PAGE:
Purpose: To obtain reliable estimates of the sensitivity and specificity of the cervical Papanicolaou (Pap) smear and wet mount to diagnose vaginal trichomoniasis.
Methods: Articles indexed in MEDLINE (1976-1998) about diagnostic tests for trichomoniasis and their listed references were retrieved. Thirty studies (9,501 patients) that used trichomonas culture as a gold standard were selected. Studies were defined as level I if they fulfilled at least two of the following three criteria: consecutive patients were evaluated prospectively, the decision to culture was not influenced by test results, and there was independent and blind comparison with culture. Studies were classified as level II if one criterion was fulfilled, and as level III otherwise.
Results: The pooled sensitivity of the Pap smear for the diagnosis of trichomoniasis among level I studies was 57% (95% confidence interval [CI]: 51% to 63%) and the pooled specificity was 97% (95% CI: 93% to 100%). The likelihood ratio for a positive Pap smear was 19 among level I studies (range: 8 to 62). The pooled sensitivity of the wet mount among level I studies was 58% (95% CI: 51% to 66%); among level II studies, the sensitivity was 72% (95% CI: 62% to 81%), and among level III studies, the sensitivity was 82% (95% CI: 67% to 97%). The overall specificity of the wet mount was 99.8%.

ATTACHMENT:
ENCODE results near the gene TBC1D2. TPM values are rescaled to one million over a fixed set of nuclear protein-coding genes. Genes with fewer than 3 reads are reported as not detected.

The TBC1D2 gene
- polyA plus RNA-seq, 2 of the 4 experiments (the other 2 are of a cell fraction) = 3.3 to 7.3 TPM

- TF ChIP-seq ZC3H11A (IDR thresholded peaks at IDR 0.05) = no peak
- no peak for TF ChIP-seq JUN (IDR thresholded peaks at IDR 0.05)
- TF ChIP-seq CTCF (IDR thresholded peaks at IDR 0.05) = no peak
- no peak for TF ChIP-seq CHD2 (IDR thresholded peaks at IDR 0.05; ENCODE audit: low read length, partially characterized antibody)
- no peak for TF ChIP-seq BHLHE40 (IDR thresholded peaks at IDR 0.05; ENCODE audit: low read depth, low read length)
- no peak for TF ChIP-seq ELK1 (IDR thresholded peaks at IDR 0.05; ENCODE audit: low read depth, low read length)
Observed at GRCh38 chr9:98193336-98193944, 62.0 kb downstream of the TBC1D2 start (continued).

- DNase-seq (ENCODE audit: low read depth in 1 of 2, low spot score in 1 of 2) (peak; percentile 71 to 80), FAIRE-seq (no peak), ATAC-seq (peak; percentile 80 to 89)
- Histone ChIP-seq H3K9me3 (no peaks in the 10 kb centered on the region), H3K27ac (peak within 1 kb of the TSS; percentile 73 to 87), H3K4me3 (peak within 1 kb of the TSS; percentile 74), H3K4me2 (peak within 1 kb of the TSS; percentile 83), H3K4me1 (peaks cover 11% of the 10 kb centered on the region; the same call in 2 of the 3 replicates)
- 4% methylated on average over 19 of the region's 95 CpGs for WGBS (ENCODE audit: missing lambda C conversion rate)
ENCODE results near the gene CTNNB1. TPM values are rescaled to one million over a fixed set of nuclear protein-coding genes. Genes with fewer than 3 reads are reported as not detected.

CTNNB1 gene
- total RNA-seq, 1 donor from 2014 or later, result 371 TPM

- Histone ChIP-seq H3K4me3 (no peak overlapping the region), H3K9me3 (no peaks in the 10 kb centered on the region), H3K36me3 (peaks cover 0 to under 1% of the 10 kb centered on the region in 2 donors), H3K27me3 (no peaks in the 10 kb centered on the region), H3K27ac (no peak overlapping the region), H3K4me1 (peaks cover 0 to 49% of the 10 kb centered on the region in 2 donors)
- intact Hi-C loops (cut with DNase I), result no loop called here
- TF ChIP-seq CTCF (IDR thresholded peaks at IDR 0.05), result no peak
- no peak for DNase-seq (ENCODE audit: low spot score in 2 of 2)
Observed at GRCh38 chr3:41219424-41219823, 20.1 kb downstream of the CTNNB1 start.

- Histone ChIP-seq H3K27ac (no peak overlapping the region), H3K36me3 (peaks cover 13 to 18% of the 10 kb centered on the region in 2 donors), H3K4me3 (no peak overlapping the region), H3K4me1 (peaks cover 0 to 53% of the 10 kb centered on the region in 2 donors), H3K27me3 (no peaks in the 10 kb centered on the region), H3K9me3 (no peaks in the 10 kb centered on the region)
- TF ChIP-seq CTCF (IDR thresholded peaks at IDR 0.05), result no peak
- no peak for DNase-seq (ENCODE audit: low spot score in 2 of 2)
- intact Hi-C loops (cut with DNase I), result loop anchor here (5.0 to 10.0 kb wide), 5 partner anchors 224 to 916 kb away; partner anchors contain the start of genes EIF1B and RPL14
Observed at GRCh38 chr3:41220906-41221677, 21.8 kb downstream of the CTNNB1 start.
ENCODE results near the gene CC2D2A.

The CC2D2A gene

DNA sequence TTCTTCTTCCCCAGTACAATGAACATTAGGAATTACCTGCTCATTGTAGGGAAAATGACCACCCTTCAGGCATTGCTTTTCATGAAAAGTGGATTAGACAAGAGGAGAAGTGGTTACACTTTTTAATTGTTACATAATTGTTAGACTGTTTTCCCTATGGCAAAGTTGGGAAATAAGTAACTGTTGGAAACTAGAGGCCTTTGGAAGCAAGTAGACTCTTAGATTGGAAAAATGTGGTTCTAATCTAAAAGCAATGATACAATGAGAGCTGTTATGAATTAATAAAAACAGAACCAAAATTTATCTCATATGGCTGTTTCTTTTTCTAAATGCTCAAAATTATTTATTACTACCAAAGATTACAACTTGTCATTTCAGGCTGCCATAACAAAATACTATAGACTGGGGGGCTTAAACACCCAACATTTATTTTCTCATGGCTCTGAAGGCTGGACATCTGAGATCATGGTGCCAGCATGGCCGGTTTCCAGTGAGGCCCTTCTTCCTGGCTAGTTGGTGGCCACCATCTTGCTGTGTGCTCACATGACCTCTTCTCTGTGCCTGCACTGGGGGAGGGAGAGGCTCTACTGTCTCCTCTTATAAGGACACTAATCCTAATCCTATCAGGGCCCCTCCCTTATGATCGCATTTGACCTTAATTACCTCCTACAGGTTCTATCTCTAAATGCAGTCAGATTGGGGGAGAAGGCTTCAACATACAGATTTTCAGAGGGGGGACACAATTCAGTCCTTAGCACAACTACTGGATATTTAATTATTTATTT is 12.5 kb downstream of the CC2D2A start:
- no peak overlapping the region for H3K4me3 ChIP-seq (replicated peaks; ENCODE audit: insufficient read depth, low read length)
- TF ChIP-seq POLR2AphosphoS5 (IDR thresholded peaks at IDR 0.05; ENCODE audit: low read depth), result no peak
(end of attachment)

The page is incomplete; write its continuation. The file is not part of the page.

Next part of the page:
Conclusions: A positive Pap smear for trichomonads in settings in which trichomoniasis is common (prevalence > or =20%) requires treatment. A positive Pap smear is indeterminate when the prevalence of trichomoniasis is about 10%; thus, clinicians should either confirm the diagnosis by culture or treat all such patients, recognizing that some patients will be treated unnecessarily. A culture should be obtained in women with a positive Pap smear who are unlikely to have trichomoniasis (prevalence < or =1%). While a positive wet mount is diagnostic, a negative wet mount does not exclude trichomoniasis.